In the UK and the US, the debate has now moved to the pace of recovery from the post-crash recession; in Europe, the issue is more whether the region can convincingly claw its way out of the slump. The economic signs are not encouraging.
The euro area grew by just 0.8 per cent in the third quarter of 2014, compared with the previous year; the slide in Germany - still the engine of the European machine - from 2.3 per cent in the first quarter to 1.2 per cent in the third is particularly worrying.
Too many of its banks are still failing stress tests, inflation remains low and the European Central Bank (ECB) has yet to demonstrate that it is prepared to take decisive action.
But some of our expert forecasters think there are glimmers of light amid the gloom. Paul Niven, manager of Foreign & Colonial investment trust, says: 'If you are prepared to take a long view, there are several aspects in Europe's favour.'
improvement in growth
First, its stock markets are relatively lowly valued, with many of its quality companies trading at discounts to their US counterparts.
'The growth outlook has been poor across the board but I think the decline in the euro and the fall in commodity prices - although the latter has been offset by the euro's fall against the dollar - is likely to lead to an improvement in growth across the eurozone in 2015. It will not be a strong upturn but I think the disappointing euro area growth is coming to an end.'
He adds that, while the US is likely to start tightening fiscal and monetary policy this year, Europe will be going in the opposite direction. That means downward pressure on the euro will continue, which should be positive for growth and corporate earnings.
Jeffrey Taylor, head of European equities at Invesco Perpetual, agrees that the disappointing recent data 'fails to reflect the entire economic picture'. He adds: 'While the eurozone economy is taking longer to heal, we believe that recovery is still on track and the reality is that Europe is expected to show positive growth this year and next.
'Unemployment has ticked lower over the last 12 months. The credit cycle is showing signs of progress, with the October 2014 ECB bank lending survey continuing to point towards improvement in both credit standards and demand for credit in the eurozone.'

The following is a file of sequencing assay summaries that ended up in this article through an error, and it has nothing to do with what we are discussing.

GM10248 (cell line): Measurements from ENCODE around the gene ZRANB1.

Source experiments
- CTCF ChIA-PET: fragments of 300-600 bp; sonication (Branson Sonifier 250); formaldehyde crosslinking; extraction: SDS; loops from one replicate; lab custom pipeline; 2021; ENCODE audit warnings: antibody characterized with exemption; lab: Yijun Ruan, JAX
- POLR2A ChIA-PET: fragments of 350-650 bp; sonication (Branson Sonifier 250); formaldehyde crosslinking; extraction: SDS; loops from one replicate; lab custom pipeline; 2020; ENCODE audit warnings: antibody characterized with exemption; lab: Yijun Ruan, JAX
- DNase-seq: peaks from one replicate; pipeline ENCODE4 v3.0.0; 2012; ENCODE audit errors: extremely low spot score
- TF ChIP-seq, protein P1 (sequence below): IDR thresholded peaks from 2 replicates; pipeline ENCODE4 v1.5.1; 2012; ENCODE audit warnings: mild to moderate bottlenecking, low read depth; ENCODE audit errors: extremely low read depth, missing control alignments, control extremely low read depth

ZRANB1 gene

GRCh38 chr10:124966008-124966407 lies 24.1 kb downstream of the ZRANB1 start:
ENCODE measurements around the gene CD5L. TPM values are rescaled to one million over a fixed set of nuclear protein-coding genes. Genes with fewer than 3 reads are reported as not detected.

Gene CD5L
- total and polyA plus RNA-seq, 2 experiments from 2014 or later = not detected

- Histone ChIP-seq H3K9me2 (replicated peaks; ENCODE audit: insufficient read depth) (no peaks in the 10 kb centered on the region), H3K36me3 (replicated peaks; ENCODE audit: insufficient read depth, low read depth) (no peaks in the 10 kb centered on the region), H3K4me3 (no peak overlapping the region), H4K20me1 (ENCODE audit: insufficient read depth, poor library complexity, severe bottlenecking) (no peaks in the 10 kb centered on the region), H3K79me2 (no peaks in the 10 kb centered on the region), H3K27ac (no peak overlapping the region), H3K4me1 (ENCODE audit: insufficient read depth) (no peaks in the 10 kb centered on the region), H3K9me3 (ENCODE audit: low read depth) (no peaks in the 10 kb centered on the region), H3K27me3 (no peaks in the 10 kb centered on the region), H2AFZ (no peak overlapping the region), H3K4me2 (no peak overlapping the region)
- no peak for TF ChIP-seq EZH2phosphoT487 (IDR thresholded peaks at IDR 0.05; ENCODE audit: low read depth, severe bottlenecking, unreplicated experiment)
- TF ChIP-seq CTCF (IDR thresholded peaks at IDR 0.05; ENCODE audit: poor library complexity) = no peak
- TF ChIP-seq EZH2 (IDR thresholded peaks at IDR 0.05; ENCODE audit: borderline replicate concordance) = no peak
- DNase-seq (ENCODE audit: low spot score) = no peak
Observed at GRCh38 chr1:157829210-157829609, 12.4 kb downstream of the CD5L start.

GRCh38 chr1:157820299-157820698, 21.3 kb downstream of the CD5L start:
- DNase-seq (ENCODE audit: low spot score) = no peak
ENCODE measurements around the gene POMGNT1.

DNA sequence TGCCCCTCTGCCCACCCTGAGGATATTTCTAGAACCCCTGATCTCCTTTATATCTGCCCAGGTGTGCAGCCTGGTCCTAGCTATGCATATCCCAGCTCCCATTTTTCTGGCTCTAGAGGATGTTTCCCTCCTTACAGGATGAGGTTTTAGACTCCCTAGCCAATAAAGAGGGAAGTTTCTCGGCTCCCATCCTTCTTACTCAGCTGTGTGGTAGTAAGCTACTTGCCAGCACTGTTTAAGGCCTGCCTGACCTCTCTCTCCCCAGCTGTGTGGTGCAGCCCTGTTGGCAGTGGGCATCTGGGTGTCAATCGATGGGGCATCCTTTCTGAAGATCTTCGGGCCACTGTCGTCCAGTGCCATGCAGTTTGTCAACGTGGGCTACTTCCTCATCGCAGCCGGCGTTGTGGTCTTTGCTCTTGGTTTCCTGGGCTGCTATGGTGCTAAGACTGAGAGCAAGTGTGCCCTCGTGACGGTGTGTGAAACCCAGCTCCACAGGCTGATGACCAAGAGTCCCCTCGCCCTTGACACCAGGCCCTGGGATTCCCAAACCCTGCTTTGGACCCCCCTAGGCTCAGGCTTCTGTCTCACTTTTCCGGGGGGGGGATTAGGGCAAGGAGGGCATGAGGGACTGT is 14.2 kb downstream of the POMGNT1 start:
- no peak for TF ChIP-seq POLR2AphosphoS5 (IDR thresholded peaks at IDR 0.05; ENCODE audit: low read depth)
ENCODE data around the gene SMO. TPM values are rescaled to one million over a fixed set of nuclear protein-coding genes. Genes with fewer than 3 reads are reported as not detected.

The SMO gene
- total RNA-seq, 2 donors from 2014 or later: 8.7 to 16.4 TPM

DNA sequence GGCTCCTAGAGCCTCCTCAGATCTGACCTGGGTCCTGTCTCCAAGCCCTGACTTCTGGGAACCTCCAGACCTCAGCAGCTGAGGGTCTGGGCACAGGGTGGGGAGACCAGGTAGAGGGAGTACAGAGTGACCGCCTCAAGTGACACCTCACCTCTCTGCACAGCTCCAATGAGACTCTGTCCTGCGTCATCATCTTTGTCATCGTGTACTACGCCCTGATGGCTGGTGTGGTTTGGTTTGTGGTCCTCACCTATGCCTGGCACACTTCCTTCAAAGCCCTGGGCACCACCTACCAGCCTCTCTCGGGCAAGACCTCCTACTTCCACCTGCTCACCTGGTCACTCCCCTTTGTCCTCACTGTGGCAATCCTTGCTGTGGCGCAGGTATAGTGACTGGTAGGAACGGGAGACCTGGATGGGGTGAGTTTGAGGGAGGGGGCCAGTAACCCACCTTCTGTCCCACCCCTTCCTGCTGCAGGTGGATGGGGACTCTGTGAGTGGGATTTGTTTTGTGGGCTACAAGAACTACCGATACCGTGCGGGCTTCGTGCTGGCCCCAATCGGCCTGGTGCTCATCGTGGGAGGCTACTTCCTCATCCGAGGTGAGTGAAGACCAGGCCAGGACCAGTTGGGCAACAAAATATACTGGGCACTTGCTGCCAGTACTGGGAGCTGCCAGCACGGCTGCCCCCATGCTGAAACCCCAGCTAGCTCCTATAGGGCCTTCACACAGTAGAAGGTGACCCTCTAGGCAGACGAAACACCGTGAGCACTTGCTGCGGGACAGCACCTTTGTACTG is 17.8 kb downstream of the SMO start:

Taylor also believes that some of the major headwinds faced by Europe over the last few years are now fading, as households and companies continue to reduce their debts and banks are getting recapitalised. 'These trends should support a gradual improvement in economic activity.'
Company news should also become more encouraging. While corporate earnings in the US are close to their peak, in Europe they are still around 30 per cent below the 2007 peak; but Taylor points to encouraging signs towards the end of 2014 which, combined with the weakening of the euro, should mean earnings will start to grow again.
'This offers great opportunities in our view and we would question the still very depressed valuations of the market as a whole.'
While some investors are still buying into the more defensive areas such as healthcare and food, Taylor prefers cyclical sectors, such as financials and industrials, as the valuations of the former mean there is a risk on the downside.
'The risk-reward profile of other sectors, such as financials, some cyclicals and energy, remain much more attractive in our view - especially with current valuations significantly below historical averages and earnings poised to recover from the dip, even in a modest growth environment. We maintain our positive outlook for European equities and continue to favour those sectors more sensitive to economic cycles.'
Paras Anand, head of European equities at Fidelity, thinks corporate activity could be a further positive for European stock markets. 'In the absence of a comprehensive pick-up in end demand, companies will seek to deliver long-term value to shareholders through industry consolidation or, as we have started to see particularly in Europe, through substantive portfolio restructuring.
'We should start to feel the early benefits going into 2015.' He also thinks deflation, which is seen as the big negative for Europe by most commentators, could actually be a positive factor.
'Over the last few years, one of the reasons why we have seen a collapse in inflation from the very steady long-term average of around 2.5 per cent is the fact that an inefficient and expensive labour force across the region has had to absorb real wage reductions in order to adjust to a lower demand environment and the inability of governments to sustain historically generous employment terms.
'Additionally, we have seen broader input costs - energy, base commodities and technology - on a firmly downward trajectory. For a corporate sector of only modest capital intensity overall, this evolution will translate to higher retained earnings over time. Again, we could begin to see the benefits of this coming through in the year ahead.'
Passive routes into Europe
As well as some of our favoured actively managed funds and trusts, which we outline in our Rated Funds sections, you can find a few cheaper passive versions below.
Cheap exposure to European stocks can be achieved with the Vanguard FTSE Developed Europe ex-UK ETF, which has a TER of just 0.12 per cent. Over the year to 21 November it has returned 4.4 per cent.
For income seekers, the SPDR S&P Euro Dividend Aristocrats invests in the 40 highest-yielding companies in the S&P Europe index with a 10-year record of dividend growth. It is down 1.2 per cent on the year.
The iShares MSCI EMU Small Cap invests in small companies. It has a TER of 0.58 per cent and returned 0.75 per cent over the year.
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